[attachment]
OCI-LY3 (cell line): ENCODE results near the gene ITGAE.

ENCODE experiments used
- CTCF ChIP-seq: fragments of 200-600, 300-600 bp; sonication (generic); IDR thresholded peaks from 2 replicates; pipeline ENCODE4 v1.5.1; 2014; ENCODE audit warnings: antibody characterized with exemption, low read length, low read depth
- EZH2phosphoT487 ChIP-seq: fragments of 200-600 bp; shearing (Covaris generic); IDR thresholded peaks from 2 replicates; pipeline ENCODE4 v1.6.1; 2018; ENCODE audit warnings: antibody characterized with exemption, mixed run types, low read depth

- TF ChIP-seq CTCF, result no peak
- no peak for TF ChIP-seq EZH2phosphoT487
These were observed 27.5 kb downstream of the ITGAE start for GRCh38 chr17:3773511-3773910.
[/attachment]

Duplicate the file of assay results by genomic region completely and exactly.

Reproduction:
OCI-LY3 (cell line): ENCODE results near the gene ITGAE.

ENCODE experiments used
- CTCF ChIP-seq: fragments of 200-600, 300-600 bp; sonication (generic); IDR thresholded peaks from 2 replicates; pipeline ENCODE4 v1.5.1; 2014; ENCODE audit warnings: antibody characterized with exemption, low read length, low read depth
- EZH2phosphoT487 ChIP-seq: fragments of 200-600 bp; shearing (Covaris generic); IDR thresholded peaks from 2 replicates; pipeline ENCODE4 v1.6.1; 2018; ENCODE audit warnings: antibody characterized with exemption, mixed run types, low read depth

- TF ChIP-seq CTCF, result no peak
- no peak for TF ChIP-seq EZH2phosphoT487
These were observed 27.5 kb downstream of the ITGAE start for GRCh38 chr17:3773511-3773910.